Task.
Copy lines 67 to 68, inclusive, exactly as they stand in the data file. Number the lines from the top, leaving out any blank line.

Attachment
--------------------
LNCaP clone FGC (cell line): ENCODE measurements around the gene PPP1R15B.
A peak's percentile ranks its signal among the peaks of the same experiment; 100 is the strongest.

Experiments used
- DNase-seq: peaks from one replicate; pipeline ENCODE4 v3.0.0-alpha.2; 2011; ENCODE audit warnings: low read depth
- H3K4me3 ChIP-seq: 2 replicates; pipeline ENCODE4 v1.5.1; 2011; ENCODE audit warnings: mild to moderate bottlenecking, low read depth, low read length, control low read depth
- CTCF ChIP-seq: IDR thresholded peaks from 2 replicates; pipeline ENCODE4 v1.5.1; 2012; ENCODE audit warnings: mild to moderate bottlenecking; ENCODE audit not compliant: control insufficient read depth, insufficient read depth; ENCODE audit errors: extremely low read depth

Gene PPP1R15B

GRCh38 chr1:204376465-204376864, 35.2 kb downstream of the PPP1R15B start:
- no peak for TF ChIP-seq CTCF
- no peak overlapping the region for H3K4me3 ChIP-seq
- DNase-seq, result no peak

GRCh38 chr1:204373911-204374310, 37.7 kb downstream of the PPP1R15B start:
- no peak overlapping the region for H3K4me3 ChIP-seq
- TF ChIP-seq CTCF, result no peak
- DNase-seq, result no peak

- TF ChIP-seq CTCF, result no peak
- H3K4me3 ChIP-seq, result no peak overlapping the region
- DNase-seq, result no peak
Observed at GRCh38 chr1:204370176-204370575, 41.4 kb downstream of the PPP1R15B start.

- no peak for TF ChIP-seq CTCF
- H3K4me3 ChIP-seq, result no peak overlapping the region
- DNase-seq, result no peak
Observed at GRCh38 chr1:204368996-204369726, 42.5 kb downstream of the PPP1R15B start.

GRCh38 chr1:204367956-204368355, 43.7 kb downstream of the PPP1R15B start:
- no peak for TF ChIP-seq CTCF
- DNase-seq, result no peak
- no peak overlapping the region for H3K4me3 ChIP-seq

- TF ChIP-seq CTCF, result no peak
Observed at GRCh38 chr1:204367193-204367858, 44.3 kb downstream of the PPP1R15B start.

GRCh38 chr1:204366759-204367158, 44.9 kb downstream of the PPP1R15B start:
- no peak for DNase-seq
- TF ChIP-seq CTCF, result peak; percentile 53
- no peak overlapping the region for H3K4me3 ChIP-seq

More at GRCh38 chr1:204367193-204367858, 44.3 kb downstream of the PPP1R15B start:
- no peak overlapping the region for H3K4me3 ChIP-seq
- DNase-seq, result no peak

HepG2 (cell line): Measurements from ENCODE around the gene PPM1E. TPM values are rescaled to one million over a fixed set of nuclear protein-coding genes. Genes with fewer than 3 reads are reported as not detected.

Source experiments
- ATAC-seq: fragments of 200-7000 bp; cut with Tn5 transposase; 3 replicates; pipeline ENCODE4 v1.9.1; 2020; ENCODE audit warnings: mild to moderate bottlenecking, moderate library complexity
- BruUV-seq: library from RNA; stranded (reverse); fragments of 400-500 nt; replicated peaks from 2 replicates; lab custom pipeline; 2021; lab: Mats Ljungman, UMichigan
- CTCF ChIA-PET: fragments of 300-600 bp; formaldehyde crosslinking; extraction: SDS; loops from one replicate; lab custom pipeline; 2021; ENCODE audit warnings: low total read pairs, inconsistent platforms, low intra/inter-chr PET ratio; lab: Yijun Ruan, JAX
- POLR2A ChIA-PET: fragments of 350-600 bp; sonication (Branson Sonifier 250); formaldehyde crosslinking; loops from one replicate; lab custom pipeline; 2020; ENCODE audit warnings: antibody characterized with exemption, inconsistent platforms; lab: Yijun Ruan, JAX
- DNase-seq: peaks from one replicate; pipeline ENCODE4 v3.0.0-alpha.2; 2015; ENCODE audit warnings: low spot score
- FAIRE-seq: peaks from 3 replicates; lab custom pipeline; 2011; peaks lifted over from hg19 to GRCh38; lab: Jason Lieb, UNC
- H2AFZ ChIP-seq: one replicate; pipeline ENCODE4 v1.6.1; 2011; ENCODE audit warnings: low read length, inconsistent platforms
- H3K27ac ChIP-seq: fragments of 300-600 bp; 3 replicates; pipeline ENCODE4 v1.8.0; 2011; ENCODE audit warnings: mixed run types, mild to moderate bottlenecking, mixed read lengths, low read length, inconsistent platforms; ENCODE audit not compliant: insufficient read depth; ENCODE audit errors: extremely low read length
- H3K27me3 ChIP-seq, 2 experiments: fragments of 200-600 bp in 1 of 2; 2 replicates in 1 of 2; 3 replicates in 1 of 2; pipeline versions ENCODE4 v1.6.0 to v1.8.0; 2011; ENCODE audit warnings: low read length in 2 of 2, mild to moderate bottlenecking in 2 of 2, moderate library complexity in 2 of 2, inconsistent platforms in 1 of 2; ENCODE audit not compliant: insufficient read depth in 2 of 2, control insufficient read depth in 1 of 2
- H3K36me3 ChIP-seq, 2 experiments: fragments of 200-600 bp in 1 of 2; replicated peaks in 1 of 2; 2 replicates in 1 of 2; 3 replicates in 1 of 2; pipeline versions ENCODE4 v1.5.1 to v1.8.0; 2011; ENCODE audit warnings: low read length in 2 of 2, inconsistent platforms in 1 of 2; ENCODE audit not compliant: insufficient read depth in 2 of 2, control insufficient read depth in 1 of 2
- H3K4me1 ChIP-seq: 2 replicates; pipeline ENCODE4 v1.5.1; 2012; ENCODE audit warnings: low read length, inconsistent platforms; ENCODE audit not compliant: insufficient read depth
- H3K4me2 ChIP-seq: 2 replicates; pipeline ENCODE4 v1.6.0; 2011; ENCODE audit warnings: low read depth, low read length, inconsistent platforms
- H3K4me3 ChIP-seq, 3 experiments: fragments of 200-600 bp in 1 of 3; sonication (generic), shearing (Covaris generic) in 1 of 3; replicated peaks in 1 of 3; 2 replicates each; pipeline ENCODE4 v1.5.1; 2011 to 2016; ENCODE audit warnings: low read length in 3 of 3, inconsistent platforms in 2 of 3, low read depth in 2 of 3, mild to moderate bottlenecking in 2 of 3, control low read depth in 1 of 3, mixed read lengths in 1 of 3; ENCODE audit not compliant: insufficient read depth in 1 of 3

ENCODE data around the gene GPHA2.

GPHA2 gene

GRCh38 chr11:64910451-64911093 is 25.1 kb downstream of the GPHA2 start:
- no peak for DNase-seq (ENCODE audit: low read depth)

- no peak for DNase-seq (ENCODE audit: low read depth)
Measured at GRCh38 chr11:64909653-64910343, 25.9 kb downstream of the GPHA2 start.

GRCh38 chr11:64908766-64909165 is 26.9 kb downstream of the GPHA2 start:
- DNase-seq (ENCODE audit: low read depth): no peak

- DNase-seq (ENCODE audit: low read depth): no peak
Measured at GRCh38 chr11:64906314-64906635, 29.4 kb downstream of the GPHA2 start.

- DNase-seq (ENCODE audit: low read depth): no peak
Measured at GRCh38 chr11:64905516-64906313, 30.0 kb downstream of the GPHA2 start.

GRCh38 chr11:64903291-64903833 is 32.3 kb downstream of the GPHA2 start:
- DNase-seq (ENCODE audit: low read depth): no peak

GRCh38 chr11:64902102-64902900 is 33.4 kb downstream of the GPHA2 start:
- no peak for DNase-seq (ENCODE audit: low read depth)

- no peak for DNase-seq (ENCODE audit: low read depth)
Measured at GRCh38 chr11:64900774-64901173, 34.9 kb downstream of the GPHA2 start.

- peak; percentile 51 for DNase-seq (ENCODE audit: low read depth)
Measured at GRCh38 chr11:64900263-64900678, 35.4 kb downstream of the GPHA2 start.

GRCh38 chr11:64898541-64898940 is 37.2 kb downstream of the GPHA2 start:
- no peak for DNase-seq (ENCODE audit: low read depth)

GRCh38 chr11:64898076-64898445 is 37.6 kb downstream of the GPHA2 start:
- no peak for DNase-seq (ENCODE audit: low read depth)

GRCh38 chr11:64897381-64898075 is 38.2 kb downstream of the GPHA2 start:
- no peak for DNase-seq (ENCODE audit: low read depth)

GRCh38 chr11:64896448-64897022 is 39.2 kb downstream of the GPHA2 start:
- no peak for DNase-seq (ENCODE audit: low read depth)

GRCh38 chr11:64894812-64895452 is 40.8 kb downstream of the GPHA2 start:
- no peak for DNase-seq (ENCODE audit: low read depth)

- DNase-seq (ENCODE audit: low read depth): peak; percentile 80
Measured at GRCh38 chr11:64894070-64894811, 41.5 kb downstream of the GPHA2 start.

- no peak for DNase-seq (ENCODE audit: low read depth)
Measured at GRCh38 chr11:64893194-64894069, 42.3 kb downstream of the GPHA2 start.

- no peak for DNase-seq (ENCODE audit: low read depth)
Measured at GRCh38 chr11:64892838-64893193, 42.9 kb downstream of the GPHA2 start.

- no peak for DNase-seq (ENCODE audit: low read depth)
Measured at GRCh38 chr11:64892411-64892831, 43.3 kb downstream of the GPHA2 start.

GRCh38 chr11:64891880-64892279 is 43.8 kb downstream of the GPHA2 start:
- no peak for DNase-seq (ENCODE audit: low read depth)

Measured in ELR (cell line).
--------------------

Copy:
- no peak for DNase-seq (ENCODE audit: low read depth)

- no peak for DNase-seq (ENCODE audit: low read depth)